How do you look back on Sai Paranjpye’s Sparsh and Shekhar Kapur’s Masoom?

Shabana: He was brilliant in Sparsh.  Quite often,  after a shot I would instinctively stretch out my hand in support. I had forgotten, he wasn’t blind in real life. I had predicted that he would win the National Award for it. Sparsh had very fresh writing by Sai and Naseer gave the role his all.

In Masoom, the love affair was between Shekhar Kapur and Naseer. Shekhar won Naseer’s trust. He convinced Naseer to cut his beard and gave him nice clothes to wear – small things which make an actor feel good about himself. I remember complaining that I wish Shekhar wouldn’t treat me like Dresden China, that I’m a pro and need to be told upfront that this isn’t working. It was Naseer who said, “That’s Shekhar’s style. He is gentle with you, with me and the kids. Give him the support to direct you in the way he is most comfortable.”


Both of you are dedicated to theatre. In recent times though, you have appeared only in one play (Broken Images) while Naseer is constantly on stage.

Shabana: Excuse me! I have done 10 plays including one at the National Theatre in London and another at the Singapore repertory theatre. I enjoy theatre very much. I was four months old when my mother would strap me on her back and take me to Prithvi theatre. Still, basically I am a film actor. Naseer on the other hand, is a theatre actor. He owns the stage. Kitni aasani se saans leta hai! He is fantastic in A Walk in the Woods and in Einstein. I can watch him over and over again.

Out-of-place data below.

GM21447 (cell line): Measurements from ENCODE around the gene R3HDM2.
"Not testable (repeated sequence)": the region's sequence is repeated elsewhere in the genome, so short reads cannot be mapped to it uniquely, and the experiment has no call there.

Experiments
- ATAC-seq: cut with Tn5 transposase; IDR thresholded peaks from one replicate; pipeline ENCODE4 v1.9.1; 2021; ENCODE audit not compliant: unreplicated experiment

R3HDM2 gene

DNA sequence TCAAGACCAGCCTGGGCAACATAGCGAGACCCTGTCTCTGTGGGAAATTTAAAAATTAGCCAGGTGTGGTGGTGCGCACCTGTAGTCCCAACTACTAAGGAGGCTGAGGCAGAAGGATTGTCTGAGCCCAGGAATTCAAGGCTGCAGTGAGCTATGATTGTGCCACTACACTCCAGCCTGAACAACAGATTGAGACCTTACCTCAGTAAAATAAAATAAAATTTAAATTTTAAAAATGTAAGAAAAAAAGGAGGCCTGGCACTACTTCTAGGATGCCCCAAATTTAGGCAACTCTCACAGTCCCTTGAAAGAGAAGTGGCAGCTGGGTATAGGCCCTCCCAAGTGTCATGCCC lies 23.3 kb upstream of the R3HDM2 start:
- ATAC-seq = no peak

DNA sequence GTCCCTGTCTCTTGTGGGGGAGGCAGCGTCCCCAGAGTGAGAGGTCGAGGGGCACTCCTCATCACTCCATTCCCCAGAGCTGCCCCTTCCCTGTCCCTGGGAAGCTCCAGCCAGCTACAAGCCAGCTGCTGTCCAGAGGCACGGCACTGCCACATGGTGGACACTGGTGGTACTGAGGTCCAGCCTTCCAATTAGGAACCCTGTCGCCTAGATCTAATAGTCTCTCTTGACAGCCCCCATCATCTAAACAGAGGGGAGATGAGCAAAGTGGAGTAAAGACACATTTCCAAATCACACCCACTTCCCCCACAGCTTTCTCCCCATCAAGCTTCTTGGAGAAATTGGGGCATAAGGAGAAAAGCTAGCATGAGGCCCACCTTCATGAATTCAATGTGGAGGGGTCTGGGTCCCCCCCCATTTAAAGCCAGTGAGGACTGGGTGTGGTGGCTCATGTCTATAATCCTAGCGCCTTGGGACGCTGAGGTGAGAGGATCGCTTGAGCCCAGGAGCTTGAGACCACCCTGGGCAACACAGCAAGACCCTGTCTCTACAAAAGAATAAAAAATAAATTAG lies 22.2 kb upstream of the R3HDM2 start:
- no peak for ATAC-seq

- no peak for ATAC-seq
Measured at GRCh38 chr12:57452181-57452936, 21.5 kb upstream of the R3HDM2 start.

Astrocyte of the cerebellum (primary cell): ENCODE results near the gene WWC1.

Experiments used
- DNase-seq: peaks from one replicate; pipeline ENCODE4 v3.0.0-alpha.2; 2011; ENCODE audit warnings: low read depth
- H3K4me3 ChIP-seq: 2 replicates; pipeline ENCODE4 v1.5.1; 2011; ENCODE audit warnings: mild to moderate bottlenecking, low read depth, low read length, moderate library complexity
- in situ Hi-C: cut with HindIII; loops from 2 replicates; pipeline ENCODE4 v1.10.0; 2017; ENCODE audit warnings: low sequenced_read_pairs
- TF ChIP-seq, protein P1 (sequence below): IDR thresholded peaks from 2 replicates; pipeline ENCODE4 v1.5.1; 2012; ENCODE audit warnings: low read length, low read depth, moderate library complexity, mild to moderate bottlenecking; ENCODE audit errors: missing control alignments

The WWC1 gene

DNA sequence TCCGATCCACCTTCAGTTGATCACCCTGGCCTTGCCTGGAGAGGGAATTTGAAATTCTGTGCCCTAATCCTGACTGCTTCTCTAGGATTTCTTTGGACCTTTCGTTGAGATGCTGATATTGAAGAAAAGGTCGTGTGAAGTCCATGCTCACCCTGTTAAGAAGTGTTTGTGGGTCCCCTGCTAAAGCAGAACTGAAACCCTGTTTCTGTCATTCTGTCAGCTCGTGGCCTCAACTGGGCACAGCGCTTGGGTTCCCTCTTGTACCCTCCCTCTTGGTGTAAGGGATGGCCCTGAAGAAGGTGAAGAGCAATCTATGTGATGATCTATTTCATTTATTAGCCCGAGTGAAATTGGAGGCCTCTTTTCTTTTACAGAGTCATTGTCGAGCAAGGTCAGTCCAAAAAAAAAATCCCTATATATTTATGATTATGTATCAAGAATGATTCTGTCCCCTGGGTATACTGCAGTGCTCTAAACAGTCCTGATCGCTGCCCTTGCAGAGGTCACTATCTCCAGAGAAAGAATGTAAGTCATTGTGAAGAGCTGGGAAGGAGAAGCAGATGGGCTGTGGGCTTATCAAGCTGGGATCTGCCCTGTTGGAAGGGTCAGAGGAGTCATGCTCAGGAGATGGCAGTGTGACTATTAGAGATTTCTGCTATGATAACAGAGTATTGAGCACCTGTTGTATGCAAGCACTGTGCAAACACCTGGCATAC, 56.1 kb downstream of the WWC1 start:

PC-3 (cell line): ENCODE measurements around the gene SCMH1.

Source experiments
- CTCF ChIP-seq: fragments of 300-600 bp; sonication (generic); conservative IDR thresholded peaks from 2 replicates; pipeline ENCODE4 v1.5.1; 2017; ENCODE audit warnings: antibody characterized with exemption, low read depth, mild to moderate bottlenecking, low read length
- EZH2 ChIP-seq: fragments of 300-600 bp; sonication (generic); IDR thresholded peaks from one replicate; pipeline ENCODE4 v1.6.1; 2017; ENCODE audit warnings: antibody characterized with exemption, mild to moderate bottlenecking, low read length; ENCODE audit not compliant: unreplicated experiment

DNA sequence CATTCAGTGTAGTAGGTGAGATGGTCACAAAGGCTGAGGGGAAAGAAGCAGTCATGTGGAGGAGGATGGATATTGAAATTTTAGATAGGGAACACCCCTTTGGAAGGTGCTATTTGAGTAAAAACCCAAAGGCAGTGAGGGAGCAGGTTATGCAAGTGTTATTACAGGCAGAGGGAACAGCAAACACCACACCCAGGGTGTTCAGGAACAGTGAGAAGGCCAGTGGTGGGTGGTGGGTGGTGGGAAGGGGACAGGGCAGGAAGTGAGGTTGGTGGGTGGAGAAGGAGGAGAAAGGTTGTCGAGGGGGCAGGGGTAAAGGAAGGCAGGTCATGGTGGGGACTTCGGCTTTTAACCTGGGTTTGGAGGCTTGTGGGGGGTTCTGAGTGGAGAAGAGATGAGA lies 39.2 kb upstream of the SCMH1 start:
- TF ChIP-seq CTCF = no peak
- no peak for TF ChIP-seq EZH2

Shabana Azmi performing on stage for <i>Broken Images. </i>(Photo Courtesy: <a href="">Facebook/RaellPadamsee’sACE</a>)
Shabana Azmi performing on stage for Broken Images. (Photo Courtesy: Facebook/RaellPadamsee’sACE)

Did or can anyone come close to the Naseer-Shabana pair?

Shabana: Of course, yes. There were Om Puri and Smita Patil, Farouque Shaikh and Deepti Naval. The advent of casting directors has changed the eco-system: stock characters like Om Prakash, Madan Puri and Shivraj have been replaced. There are some amazing actors today. Sanjay Mishra, Kumud Mishra and Shashank Arora are excellent. I saw Titli and loved all the performances.

Lastly, do Naseer and you keep in touch?

Shabana: Unfortunately not. We had a common friend, Farhan Mujib, and would meet whenever he came into town. Unfortunately he passed away.

I was pleasantly surprised when Naseer said some nice things about me in his book. In real life whenever I ask him about my work, he chuckles, “Your mother, Shauqat aapa, is a wonderful actress!” Go figure.

(The writer is a film critic, filmmaker, theatre director and a weekend painter.)

(This story is from The Quint’s archives and is being republished to mark Naseeruddin Shah’s birthday.)

(At The Quint, we are answerable only to our audience. Play an active role in shaping our journalism by becoming a member. Because the truth is worth it.)